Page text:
Meet the ICU Training Program Nursing Graduates
When Hospitals across the province were working tirelessly due to the shortage of nurses, especially in the Intensive Care Unit (ICU), Durham College created their Collaborative ICU Program with Humber River Hospital.
This innovative program upskills current Humber nursing staff to become ICU nurses. The program does this by combining online teaching and simulation training and testing, along with 120 hours of placement for the nurses.
One of our long-time donors, Scotiabank, put their support behind this program, helping many of the nurses who graduated from the program last December.
Starting this past January, many are working in the ICU, including Ayotunde, Cassandra and Sandra.
Ayotunde Ajiboye has been in the field for 12 years and continues to grow in his career, aiming to become a nurse practitioner. One of the main reasons why he became a nurse was because of his siblings, who have genetic diseases.
“I think the best way for me to assist humanity is by going into the field and study more about it. If I have the knowledge, I am able to provide the assistance,” Ayotunde said. “I would say my siblings motivated me to be in this profession.”
After previously working on the eighth floor at the Hospital, Ayotunde moved to the ICU since joining the ICU Training Program. “I’m happy to work with the technology and monitor my patients on a one-on-one basis. I can follow up on each patient that I look after, which is one thing I really like about the ICU.”
As Ayotunde continues to reach towards his goals in his career, he says that he is forever grateful to Scotiabank for providing funding for the ICU Training Program. If given the opportunity to join more funded programs, Ayotunde would not hesitate to apply to more.
“I hope that they will not stop providing funding so that other people like me can have this opportunity. I really want to say thank you for everything because it’s worth it and for that, I’m very grateful.”
For Cassandra Chow, nursing was love at first sight. She enjoys the critical thinking that goes into her job and caring for people is rewarding and fulfilling. After graduating as a nurse three years ago, Cassandra has held a variety of different nursing positions, including in long-term care, palliative care and surgery.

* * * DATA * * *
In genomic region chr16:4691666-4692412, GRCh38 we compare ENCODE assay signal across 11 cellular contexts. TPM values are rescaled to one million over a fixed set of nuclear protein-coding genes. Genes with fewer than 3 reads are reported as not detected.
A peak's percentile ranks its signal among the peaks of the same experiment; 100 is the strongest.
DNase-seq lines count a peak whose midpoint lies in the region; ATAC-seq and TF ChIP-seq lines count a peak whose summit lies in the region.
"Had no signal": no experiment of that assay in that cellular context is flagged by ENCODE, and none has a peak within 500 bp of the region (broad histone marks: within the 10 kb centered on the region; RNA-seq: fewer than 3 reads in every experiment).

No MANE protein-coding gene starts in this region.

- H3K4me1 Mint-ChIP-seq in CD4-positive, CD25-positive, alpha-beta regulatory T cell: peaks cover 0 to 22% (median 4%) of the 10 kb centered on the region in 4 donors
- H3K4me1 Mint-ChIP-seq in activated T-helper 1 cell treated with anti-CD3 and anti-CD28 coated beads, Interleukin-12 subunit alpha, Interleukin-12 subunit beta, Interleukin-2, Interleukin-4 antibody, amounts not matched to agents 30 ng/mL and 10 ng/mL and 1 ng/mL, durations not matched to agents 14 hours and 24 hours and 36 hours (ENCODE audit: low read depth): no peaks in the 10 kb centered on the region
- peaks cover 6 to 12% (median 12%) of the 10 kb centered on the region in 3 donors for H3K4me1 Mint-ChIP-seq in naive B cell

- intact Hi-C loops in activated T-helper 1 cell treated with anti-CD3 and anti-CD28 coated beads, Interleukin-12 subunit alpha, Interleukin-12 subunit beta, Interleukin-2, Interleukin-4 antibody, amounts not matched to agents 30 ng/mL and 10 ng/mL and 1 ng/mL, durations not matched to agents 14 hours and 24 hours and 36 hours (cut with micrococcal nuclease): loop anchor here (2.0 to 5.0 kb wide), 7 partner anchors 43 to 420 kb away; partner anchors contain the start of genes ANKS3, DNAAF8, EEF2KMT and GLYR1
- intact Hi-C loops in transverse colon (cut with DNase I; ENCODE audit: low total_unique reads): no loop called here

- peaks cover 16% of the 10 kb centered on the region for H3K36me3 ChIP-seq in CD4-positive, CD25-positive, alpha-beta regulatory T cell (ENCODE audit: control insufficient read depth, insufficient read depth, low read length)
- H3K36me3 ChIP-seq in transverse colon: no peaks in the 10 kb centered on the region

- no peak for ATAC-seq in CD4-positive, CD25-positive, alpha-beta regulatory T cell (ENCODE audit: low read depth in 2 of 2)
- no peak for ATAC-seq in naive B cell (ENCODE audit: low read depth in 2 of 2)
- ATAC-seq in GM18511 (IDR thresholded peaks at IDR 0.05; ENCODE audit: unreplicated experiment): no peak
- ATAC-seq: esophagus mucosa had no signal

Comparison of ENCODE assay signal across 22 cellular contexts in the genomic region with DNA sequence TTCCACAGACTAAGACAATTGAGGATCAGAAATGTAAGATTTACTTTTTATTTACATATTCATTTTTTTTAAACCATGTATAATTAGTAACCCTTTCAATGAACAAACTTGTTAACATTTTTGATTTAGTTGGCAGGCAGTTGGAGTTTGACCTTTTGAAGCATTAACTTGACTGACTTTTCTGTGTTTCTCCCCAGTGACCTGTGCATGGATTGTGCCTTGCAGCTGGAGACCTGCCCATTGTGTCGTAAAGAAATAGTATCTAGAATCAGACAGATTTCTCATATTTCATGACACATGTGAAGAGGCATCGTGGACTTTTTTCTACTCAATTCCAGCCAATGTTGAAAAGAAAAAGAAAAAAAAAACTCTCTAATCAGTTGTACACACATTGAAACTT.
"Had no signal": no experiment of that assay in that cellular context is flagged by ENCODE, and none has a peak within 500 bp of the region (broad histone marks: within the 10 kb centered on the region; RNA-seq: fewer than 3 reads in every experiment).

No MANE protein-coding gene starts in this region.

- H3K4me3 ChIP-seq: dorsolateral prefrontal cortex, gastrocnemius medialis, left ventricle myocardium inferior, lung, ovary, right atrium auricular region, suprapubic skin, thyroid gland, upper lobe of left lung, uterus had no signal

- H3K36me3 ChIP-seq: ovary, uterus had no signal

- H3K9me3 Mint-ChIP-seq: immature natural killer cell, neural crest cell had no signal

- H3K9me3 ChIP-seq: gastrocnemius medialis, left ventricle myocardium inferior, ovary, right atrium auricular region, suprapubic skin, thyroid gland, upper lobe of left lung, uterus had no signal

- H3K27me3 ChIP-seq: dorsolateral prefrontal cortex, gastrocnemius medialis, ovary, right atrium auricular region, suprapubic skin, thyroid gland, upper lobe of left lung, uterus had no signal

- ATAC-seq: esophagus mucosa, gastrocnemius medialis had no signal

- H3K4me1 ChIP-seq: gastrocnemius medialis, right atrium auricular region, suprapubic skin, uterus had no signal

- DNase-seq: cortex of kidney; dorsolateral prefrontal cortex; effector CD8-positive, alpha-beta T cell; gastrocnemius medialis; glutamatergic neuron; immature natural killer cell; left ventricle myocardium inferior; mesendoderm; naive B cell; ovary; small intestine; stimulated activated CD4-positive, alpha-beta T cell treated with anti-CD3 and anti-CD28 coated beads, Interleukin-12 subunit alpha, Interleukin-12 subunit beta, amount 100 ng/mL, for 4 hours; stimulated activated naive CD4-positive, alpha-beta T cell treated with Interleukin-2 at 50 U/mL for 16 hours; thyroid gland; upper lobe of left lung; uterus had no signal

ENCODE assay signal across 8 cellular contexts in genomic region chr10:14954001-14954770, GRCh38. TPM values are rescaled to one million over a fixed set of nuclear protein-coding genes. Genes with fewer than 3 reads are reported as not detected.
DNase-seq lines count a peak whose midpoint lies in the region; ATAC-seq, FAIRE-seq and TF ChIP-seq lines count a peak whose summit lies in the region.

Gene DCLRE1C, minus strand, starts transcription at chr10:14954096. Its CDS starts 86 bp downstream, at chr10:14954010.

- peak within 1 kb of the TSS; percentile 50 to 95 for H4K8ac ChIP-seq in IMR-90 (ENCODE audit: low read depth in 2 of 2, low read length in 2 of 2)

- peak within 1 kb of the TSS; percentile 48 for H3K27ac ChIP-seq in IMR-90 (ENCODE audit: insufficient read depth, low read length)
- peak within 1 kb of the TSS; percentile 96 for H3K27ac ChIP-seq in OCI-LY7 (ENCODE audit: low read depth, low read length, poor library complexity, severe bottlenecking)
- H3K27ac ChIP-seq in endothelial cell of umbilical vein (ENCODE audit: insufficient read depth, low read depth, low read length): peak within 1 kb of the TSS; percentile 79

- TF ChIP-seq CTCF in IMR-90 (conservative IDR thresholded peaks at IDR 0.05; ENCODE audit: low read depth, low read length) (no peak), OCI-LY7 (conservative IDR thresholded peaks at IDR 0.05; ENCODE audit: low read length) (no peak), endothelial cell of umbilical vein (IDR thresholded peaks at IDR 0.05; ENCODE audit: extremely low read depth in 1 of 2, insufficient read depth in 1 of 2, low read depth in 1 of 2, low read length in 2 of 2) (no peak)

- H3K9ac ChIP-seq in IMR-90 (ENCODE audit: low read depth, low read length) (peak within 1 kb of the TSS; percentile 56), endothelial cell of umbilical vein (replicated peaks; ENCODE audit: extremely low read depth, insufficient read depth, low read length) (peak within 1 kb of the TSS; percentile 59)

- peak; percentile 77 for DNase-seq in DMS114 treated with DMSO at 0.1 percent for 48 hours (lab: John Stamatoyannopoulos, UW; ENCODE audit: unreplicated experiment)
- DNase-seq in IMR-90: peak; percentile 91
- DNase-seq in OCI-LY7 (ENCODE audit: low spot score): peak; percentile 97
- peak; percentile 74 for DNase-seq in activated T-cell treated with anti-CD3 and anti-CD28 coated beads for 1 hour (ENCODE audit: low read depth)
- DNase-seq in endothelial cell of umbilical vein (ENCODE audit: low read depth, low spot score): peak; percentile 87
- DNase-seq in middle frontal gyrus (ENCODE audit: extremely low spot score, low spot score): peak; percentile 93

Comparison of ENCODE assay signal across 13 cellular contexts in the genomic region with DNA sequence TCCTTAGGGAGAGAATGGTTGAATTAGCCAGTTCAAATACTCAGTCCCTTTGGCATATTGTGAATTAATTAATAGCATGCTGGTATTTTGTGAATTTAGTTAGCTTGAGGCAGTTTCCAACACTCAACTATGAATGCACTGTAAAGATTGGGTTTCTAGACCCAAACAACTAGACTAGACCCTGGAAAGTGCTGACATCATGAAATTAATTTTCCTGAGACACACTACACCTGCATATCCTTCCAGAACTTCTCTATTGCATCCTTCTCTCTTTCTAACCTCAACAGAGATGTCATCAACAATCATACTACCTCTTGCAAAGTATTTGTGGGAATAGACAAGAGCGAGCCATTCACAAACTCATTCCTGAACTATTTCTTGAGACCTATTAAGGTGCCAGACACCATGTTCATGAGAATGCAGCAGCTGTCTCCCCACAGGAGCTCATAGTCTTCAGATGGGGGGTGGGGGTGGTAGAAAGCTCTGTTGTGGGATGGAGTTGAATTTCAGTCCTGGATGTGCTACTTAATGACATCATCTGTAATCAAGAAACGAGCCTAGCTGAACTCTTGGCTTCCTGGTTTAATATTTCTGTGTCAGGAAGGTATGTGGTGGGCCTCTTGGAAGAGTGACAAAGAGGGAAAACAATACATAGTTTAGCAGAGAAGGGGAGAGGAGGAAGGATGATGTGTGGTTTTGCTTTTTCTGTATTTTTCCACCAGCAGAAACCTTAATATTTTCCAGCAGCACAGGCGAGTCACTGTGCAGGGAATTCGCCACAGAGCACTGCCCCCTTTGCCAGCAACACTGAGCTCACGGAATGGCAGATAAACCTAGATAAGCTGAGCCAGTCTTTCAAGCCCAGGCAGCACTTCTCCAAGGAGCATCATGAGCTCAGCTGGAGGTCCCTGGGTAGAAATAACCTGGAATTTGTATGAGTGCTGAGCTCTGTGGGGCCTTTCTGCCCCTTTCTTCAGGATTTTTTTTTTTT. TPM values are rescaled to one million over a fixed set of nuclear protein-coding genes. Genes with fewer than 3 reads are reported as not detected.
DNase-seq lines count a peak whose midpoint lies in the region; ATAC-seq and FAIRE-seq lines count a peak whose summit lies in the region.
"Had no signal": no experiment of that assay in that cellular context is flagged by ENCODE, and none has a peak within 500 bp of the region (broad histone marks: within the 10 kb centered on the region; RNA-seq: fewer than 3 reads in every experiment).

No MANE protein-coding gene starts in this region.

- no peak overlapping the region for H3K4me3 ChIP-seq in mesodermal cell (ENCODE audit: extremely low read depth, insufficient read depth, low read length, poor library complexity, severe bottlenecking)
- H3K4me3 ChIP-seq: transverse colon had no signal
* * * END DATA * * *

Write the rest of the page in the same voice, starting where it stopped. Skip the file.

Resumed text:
“Before upskilling, I was a full time nurse on Humber’s inpatient unit on the 12th floor. But I love the challenge of learning new things, so I applied to the ICU training program and graduated in December,” Cassandra said. “I’ve been in the ICU since January and I’m so grateful to learn from this expert team who has been so welcoming.”
Today, Cassandra is working full time in the ICU and enjoys the larger scope of practice, including the opportunity to move into other areas like PACU (post anaesthesia care unit) since nurses trained in critical care can work even beyond the ICU.
“The ICU Training program funded by Scotiabank was such a valuable experience for me personally, but also for the entire healthcare system. The critical shortage of nurses in our province affects us all, and Scotiabank has really stepped up to help provide a solution by funding this training.”
Sandra Ogunleye is a recent nursing graduate who found herself working on the eighth floor during the peak of the pandemic in 2020.
During this time, the Hospital was going through a “stretched-model,” where they would send nurses from the eighth floor to the ICU. That’s when Sandra got a glimpse of working in the ICU.
She quickly knew that she wanted to be part of that unit to not only expand her skillset but to also be in a role where there was more critical thinking. This gave way to her decision to join the ICU Training Program.
Now, Sandra has officially been in the ICU unit since January 2022, during the middle of the Omircon variant.
“I’ve dealt with patients that were in a much more critical state, so I was in shock because this is what my co-workers have been dealing with for the past two years. It was a draining month, so I could only imagine how it was during the time that I was not here,” Sandra said.
All in all, Sandra’s appreciative of her time in the ICU Training Program and encourages donors to keep funding because she’s influenced many of her former colleagues on the eighth floor to join the program.
“I’m glad that I had this opportunity to be part of the ICU Training Program. It benefits the Hospital as well because if we are more critically-care trained and we are aware of what is going on in the ICU, then if we ever encounter another pandemic, we will be more prepared.”
A special thank you to Scotiabank for supporting our ICU nursing graduates and the ICU Training Program.